On the surface, some people who have never gone through a divorce may believe that determining how property should be divided is a simple process of trading forks for spoons. But, the overall process may have a more complex structure, especially in a high-asset divorce. Many Dallas area companies may offer their workers deferred compensation programs, or access to perks that go beyond a 401(k) or other type of retirement program.
Assessing the overall picture of what assets may fall into the marital estate is an important process when a person has decided to file for divorce. Even if a separation is amicable, issues can arise as two estranged spouses seek to divide assets.
Commentators say that keeping in focus on the issues that need to be resolved can be beneficial in the long run. Spouses who lose focus may tend to fall into a pattern of fighting over the kitchen flatware, costing more than a replacement set may cost and delaying the conclusion of the divorce.
Divorce lawyers know that the process is emotional — again, even in an amicable divorce. When a couple’s marital asset structure is complex, a divorce lawyer and other professionals may help to keep a person in focus. For instance when a closely-held business is involved, a forensic accountant may be beneficial in determining the value of the business.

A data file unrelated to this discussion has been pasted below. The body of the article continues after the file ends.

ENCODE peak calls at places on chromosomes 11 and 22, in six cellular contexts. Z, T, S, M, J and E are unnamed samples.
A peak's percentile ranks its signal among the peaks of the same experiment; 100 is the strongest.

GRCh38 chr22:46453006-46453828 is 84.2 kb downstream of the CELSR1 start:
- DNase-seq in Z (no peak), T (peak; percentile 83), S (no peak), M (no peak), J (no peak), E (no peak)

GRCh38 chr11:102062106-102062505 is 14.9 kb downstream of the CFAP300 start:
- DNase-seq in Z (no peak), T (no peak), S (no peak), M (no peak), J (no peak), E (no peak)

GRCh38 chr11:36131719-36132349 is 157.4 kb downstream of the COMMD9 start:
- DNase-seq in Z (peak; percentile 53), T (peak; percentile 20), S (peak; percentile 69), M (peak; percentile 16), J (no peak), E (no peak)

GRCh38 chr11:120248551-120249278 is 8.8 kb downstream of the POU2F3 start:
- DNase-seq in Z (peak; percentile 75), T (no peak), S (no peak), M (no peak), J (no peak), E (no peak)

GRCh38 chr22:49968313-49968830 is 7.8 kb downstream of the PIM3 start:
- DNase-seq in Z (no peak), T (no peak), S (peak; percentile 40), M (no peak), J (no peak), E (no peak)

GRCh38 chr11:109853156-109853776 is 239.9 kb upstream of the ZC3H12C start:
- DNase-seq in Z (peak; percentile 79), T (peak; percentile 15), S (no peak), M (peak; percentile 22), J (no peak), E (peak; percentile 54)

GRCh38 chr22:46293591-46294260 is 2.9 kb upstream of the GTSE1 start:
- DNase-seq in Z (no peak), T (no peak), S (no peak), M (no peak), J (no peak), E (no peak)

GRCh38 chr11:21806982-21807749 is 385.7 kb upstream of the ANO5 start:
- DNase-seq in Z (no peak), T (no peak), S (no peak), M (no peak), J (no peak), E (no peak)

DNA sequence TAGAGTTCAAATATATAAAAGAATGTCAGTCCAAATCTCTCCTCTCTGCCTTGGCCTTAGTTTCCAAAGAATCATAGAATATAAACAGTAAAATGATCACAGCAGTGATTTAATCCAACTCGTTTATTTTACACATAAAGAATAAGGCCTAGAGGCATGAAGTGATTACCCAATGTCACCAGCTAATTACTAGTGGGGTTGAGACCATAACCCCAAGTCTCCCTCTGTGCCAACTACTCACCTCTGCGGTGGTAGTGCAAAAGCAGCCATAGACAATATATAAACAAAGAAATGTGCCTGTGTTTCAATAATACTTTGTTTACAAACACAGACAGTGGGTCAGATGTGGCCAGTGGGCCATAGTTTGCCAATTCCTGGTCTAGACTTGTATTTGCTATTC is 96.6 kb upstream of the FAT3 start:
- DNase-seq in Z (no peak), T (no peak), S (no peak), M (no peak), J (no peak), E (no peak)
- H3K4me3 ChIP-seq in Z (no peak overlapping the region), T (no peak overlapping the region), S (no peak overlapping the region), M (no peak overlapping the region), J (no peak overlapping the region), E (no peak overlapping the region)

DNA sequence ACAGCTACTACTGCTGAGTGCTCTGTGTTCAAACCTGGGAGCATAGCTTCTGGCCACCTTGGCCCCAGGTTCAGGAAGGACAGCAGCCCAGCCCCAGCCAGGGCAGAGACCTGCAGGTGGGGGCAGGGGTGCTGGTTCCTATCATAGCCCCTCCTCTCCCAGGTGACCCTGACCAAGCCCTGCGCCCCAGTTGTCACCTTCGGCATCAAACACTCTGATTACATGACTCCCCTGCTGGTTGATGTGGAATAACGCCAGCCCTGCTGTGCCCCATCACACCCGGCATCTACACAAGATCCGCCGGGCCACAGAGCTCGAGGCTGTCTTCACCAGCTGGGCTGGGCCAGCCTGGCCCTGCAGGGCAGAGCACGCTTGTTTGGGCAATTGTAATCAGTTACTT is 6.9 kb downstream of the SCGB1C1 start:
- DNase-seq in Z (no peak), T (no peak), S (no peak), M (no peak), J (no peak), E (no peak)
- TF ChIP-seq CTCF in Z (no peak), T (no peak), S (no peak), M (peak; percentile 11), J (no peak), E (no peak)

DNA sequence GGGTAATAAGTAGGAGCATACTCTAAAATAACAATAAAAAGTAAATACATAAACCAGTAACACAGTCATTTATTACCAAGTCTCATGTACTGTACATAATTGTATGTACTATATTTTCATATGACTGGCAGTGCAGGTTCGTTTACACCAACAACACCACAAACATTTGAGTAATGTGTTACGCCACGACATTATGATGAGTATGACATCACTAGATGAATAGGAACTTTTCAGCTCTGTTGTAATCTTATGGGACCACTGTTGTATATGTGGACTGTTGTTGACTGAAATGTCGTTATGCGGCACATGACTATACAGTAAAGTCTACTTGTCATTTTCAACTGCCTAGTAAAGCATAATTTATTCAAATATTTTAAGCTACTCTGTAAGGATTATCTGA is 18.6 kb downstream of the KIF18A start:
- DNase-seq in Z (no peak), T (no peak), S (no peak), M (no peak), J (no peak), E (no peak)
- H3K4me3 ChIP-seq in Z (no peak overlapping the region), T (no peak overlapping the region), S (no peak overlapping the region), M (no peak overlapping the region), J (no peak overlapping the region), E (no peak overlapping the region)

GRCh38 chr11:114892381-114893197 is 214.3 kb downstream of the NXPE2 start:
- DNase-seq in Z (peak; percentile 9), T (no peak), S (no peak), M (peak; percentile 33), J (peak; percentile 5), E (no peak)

In the meantime, it is important for a person seeking a divorce to assess personal finances. Reviewing life insurance policies for who is named as a beneficiary is only one step that a person may want to take.
With all of the assets and debts compiled for the purposes of determining a fair property settlement, a person is in a good position to evaluate future finances. After the divorce is finalized, what was once a two-person household will be a one-person situation (provided there are no kids involved in the divorce). Commentators say that knowing early on how the budget will work post divorce can be beneficial in the long run.
Source: ABC News, “How to Protect Your Finances in a Divorce,” AJ Smith- Credit.com, March 31, 2014